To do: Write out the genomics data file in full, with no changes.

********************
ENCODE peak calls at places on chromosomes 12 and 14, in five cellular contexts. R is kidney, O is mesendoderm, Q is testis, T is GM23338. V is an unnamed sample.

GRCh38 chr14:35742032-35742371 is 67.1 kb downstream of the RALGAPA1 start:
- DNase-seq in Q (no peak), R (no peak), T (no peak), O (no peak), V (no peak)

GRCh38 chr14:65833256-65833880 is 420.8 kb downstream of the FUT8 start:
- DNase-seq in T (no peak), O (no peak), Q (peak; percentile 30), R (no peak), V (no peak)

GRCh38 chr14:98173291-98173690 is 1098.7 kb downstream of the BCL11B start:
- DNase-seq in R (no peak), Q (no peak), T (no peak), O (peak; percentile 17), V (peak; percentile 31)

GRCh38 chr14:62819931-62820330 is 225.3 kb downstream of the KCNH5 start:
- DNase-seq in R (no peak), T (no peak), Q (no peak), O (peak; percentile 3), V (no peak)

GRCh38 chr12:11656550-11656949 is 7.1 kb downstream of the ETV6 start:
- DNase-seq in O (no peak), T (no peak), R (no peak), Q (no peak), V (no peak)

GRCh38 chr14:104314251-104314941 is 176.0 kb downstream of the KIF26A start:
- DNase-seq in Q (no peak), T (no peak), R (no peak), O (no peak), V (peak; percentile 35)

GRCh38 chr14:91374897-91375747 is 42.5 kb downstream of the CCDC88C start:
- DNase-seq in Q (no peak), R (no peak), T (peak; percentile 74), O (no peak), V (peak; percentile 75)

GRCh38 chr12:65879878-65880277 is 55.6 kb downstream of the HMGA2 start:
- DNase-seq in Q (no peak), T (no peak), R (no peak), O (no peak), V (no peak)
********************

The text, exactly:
ENCODE peak calls at places on chromosomes 12 and 14, in five cellular contexts. R is kidney, O is mesendoderm, Q is testis, T is GM23338. V is an unnamed sample.

GRCh38 chr14:35742032-35742371 is 67.1 kb downstream of the RALGAPA1 start:
- DNase-seq in Q (no peak), R (no peak), T (no peak), O (no peak), V (no peak)

GRCh38 chr14:65833256-65833880 is 420.8 kb downstream of the FUT8 start:
- DNase-seq in T (no peak), O (no peak), Q (peak; percentile 30), R (no peak), V (no peak)

GRCh38 chr14:98173291-98173690 is 1098.7 kb downstream of the BCL11B start:
- DNase-seq in R (no peak), Q (no peak), T (no peak), O (peak; percentile 17), V (peak; percentile 31)

GRCh38 chr14:62819931-62820330 is 225.3 kb downstream of the KCNH5 start:
- DNase-seq in R (no peak), T (no peak), Q (no peak), O (peak; percentile 3), V (no peak)

GRCh38 chr12:11656550-11656949 is 7.1 kb downstream of the ETV6 start:
- DNase-seq in O (no peak), T (no peak), R (no peak), Q (no peak), V (no peak)

GRCh38 chr14:104314251-104314941 is 176.0 kb downstream of the KIF26A start:
- DNase-seq in Q (no peak), T (no peak), R (no peak), O (no peak), V (peak; percentile 35)

GRCh38 chr14:91374897-91375747 is 42.5 kb downstream of the CCDC88C start:
- DNase-seq in Q (no peak), R (no peak), T (peak; percentile 74), O (no peak), V (peak; percentile 75)

GRCh38 chr12:65879878-65880277 is 55.6 kb downstream of the HMGA2 start:
- DNase-seq in Q (no peak), T (no peak), R (no peak), O (no peak), V (no peak)